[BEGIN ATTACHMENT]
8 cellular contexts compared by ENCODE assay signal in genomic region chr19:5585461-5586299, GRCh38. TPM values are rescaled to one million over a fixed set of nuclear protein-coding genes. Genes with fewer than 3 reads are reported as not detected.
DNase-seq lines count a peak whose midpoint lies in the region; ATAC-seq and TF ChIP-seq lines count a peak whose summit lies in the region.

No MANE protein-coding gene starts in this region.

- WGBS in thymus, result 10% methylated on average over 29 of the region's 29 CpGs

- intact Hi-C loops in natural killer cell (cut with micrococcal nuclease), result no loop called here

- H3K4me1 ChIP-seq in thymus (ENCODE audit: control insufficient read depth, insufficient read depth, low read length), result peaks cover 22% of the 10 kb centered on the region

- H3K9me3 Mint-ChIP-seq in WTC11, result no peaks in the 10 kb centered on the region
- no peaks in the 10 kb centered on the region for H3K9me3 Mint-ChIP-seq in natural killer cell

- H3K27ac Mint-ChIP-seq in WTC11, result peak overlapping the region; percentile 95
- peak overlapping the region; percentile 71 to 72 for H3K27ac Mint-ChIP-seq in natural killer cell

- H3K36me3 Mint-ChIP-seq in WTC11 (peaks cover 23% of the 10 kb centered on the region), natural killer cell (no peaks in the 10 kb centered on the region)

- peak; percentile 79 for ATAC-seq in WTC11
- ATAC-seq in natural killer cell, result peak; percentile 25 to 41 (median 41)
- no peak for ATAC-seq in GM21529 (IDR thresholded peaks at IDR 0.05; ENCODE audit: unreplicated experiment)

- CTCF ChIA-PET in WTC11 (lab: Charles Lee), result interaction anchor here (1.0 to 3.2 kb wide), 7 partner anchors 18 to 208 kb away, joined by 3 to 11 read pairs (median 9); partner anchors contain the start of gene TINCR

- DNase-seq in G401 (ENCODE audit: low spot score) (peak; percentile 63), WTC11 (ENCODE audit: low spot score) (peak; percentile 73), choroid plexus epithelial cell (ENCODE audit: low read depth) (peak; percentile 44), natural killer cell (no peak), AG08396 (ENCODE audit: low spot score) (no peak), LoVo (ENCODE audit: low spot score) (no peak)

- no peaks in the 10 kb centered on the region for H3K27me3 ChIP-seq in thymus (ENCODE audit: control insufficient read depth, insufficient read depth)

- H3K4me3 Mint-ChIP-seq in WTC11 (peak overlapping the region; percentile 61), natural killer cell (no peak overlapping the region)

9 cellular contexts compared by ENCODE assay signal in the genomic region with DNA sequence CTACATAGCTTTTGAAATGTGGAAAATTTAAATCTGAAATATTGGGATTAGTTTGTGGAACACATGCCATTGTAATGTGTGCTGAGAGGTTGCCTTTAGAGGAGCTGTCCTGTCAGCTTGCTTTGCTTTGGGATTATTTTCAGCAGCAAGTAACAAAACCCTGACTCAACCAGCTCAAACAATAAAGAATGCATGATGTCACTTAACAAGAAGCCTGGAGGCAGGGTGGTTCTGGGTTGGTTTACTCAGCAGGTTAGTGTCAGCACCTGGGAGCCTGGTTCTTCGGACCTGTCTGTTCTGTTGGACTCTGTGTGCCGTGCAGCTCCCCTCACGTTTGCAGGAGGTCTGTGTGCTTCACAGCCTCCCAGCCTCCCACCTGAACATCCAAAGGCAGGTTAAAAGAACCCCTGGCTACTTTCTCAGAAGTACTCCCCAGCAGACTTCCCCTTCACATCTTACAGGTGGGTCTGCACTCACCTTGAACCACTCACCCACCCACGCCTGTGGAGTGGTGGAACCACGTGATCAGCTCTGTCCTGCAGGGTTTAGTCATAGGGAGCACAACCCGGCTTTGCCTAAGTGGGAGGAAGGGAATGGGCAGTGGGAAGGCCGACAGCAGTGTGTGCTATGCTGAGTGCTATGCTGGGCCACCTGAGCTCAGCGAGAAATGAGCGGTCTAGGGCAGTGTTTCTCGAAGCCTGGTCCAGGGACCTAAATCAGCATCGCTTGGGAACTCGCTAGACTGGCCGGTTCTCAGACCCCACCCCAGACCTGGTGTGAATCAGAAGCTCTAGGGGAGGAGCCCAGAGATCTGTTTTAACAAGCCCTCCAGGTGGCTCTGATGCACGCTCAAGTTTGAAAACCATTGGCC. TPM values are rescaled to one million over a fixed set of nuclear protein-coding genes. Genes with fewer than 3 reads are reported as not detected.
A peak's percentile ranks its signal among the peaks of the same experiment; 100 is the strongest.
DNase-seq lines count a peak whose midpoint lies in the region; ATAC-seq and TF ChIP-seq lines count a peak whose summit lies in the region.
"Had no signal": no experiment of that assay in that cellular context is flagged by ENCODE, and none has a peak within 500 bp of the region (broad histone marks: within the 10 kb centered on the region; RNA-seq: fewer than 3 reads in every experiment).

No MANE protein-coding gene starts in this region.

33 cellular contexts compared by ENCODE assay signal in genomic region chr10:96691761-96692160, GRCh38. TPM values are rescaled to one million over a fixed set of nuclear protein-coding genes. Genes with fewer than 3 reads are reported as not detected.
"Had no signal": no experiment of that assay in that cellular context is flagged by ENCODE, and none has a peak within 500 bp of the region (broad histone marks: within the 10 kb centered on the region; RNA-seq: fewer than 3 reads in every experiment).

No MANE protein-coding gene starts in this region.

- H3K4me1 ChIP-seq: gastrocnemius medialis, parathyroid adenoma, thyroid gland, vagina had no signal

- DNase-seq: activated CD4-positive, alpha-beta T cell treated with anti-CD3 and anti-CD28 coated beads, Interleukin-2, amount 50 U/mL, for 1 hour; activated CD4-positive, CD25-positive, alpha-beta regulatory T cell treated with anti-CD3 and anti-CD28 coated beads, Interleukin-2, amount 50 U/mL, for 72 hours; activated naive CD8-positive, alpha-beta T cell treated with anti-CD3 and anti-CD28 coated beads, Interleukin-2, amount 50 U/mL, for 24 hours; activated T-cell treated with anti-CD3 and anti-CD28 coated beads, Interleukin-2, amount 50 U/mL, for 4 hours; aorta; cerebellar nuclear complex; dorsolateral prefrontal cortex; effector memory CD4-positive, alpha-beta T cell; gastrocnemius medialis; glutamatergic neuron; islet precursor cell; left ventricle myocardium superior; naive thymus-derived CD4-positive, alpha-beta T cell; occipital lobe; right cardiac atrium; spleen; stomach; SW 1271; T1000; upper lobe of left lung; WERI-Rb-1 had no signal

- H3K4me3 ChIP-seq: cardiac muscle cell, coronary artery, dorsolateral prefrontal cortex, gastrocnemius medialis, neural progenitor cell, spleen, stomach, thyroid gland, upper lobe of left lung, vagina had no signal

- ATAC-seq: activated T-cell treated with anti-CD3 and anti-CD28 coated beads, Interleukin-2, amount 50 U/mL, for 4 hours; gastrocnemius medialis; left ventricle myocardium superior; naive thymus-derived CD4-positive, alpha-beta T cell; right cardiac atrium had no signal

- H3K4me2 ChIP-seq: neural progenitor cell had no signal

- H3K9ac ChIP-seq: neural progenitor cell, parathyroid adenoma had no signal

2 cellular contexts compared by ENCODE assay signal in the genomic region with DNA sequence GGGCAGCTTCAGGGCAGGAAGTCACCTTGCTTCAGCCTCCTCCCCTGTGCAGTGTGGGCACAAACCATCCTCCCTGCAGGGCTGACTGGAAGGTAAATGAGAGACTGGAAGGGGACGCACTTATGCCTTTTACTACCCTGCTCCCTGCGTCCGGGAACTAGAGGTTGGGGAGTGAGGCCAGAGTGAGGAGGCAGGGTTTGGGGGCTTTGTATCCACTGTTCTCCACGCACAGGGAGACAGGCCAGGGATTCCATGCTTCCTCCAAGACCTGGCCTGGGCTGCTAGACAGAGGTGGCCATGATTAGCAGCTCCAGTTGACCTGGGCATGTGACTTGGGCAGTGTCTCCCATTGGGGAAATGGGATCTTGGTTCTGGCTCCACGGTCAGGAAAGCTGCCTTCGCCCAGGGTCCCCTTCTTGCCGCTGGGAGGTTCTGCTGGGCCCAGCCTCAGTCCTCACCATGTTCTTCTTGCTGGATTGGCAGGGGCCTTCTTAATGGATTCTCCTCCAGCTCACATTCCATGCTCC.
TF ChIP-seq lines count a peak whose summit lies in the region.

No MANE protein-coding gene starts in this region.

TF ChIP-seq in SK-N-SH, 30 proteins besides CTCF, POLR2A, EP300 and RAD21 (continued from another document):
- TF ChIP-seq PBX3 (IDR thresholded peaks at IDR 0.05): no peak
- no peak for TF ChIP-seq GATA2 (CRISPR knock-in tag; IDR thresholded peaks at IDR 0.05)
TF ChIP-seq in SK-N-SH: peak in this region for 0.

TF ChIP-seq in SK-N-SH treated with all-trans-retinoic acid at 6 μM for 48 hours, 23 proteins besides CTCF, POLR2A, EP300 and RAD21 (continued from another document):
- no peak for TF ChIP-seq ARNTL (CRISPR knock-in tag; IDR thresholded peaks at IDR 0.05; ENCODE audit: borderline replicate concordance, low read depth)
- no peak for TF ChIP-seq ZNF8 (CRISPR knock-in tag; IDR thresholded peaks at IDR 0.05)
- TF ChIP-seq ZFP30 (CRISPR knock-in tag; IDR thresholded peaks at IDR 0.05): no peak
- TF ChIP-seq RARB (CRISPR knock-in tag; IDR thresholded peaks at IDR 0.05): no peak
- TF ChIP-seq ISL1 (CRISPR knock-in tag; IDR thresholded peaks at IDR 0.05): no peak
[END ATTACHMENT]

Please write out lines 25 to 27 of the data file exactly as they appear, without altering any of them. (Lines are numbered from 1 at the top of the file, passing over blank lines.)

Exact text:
"Had no signal": no experiment of that assay in that cellular context is flagged by ENCODE, and none has a peak within 500 bp of the region (broad histone marks: within the 10 kb centered on the region; RNA-seq: fewer than 3 reads in every experiment).

No MANE protein-coding gene starts in this region.

- H3K4me1 ChIP-seq: gastrocnemius medialis, parathyroid adenoma, thyroid gland, vagina had no signal